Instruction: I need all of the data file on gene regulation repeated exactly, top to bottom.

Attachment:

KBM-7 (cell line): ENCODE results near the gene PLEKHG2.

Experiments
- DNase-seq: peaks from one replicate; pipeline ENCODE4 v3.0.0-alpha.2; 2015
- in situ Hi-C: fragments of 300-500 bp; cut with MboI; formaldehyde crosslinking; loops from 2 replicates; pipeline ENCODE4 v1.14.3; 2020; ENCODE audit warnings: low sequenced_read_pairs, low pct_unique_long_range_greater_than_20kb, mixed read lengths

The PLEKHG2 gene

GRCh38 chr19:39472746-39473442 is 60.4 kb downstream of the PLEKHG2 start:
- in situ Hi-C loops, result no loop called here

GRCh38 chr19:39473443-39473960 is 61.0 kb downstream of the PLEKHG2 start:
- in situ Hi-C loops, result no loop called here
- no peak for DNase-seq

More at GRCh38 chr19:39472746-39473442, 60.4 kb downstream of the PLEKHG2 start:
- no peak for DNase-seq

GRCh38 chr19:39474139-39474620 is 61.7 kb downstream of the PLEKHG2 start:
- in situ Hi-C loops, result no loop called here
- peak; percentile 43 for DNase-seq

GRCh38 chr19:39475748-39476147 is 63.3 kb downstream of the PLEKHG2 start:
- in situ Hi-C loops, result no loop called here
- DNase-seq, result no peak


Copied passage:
KBM-7 (cell line): ENCODE results near the gene PLEKHG2.

Experiments
- DNase-seq: peaks from one replicate; pipeline ENCODE4 v3.0.0-alpha.2; 2015
- in situ Hi-C: fragments of 300-500 bp; cut with MboI; formaldehyde crosslinking; loops from 2 replicates; pipeline ENCODE4 v1.14.3; 2020; ENCODE audit warnings: low sequenced_read_pairs, low pct_unique_long_range_greater_than_20kb, mixed read lengths

The PLEKHG2 gene

GRCh38 chr19:39472746-39473442 is 60.4 kb downstream of the PLEKHG2 start:
- in situ Hi-C loops, result no loop called here

GRCh38 chr19:39473443-39473960 is 61.0 kb downstream of the PLEKHG2 start:
- in situ Hi-C loops, result no loop called here
- no peak for DNase-seq

More at GRCh38 chr19:39472746-39473442, 60.4 kb downstream of the PLEKHG2 start:
- no peak for DNase-seq

GRCh38 chr19:39474139-39474620 is 61.7 kb downstream of the PLEKHG2 start:
- in situ Hi-C loops, result no loop called here
- peak; percentile 43 for DNase-seq

GRCh38 chr19:39475748-39476147 is 63.3 kb downstream of the PLEKHG2 start:
- in situ Hi-C loops, result no loop called here
- DNase-seq, result no peak